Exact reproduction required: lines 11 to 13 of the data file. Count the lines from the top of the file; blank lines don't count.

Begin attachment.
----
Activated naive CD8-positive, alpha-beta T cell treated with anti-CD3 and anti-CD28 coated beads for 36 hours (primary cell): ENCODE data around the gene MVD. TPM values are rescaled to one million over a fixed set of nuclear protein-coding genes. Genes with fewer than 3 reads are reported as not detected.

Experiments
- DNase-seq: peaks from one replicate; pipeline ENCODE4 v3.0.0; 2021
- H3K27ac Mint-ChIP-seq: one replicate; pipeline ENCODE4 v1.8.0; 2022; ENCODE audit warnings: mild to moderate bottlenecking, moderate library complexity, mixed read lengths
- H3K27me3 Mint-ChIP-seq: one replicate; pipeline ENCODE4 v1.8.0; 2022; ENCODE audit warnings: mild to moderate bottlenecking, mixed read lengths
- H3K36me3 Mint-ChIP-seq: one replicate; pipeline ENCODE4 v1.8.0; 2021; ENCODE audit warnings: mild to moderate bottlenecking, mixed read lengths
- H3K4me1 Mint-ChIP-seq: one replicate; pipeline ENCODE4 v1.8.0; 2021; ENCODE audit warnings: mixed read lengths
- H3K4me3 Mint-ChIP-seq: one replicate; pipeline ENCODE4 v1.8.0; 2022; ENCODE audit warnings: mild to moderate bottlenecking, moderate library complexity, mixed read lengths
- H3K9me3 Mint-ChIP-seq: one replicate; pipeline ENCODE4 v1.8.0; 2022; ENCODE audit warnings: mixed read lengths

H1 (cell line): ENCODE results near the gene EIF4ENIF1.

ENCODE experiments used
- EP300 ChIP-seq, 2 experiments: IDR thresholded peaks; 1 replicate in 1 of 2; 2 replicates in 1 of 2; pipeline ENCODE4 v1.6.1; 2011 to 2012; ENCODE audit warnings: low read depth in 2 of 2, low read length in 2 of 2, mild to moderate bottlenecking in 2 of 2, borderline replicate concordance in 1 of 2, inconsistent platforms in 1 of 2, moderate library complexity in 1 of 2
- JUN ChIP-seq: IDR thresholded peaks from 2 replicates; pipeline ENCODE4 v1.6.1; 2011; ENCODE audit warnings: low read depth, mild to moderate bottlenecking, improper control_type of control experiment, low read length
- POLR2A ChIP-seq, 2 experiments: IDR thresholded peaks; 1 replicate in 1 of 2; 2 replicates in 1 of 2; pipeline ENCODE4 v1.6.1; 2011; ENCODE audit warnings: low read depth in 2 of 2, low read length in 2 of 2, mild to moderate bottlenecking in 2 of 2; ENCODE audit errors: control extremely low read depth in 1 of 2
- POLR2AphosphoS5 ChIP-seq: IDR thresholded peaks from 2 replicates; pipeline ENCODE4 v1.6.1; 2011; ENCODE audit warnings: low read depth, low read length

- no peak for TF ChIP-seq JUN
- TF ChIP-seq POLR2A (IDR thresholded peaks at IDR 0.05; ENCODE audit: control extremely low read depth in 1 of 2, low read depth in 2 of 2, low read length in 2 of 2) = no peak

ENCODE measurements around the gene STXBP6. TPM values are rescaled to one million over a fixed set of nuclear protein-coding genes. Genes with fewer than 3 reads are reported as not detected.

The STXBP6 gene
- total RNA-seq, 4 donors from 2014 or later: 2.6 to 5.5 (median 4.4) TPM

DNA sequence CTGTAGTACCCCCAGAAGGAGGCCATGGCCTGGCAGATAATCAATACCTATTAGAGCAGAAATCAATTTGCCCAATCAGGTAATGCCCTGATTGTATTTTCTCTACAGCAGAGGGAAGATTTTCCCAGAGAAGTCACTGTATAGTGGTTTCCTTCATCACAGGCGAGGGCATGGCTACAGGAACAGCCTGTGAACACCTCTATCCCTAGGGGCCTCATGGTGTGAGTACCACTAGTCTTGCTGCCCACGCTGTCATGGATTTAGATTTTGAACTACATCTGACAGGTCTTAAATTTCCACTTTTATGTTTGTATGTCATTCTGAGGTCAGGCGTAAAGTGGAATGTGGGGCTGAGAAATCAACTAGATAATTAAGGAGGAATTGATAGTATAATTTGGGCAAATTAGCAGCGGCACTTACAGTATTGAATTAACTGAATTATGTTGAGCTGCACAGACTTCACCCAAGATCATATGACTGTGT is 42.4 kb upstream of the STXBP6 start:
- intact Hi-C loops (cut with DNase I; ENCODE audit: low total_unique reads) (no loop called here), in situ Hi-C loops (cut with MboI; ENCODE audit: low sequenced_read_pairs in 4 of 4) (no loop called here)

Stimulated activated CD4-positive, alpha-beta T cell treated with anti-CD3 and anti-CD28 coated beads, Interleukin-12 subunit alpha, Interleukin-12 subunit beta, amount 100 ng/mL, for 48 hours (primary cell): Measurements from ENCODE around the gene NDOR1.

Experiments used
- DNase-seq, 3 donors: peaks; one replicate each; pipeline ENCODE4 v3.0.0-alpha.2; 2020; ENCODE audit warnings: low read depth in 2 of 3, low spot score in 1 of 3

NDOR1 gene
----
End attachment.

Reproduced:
ENCODE experiments used
- EP300 ChIP-seq, 2 experiments: IDR thresholded peaks; 1 replicate in 1 of 2; 2 replicates in 1 of 2; pipeline ENCODE4 v1.6.1; 2011 to 2012; ENCODE audit warnings: low read depth in 2 of 2, low read length in 2 of 2, mild to moderate bottlenecking in 2 of 2, borderline replicate concordance in 1 of 2, inconsistent platforms in 1 of 2, moderate library complexity in 1 of 2
- JUN ChIP-seq: IDR thresholded peaks from 2 replicates; pipeline ENCODE4 v1.6.1; 2011; ENCODE audit warnings: low read depth, mild to moderate bottlenecking, improper control_type of control experiment, low read length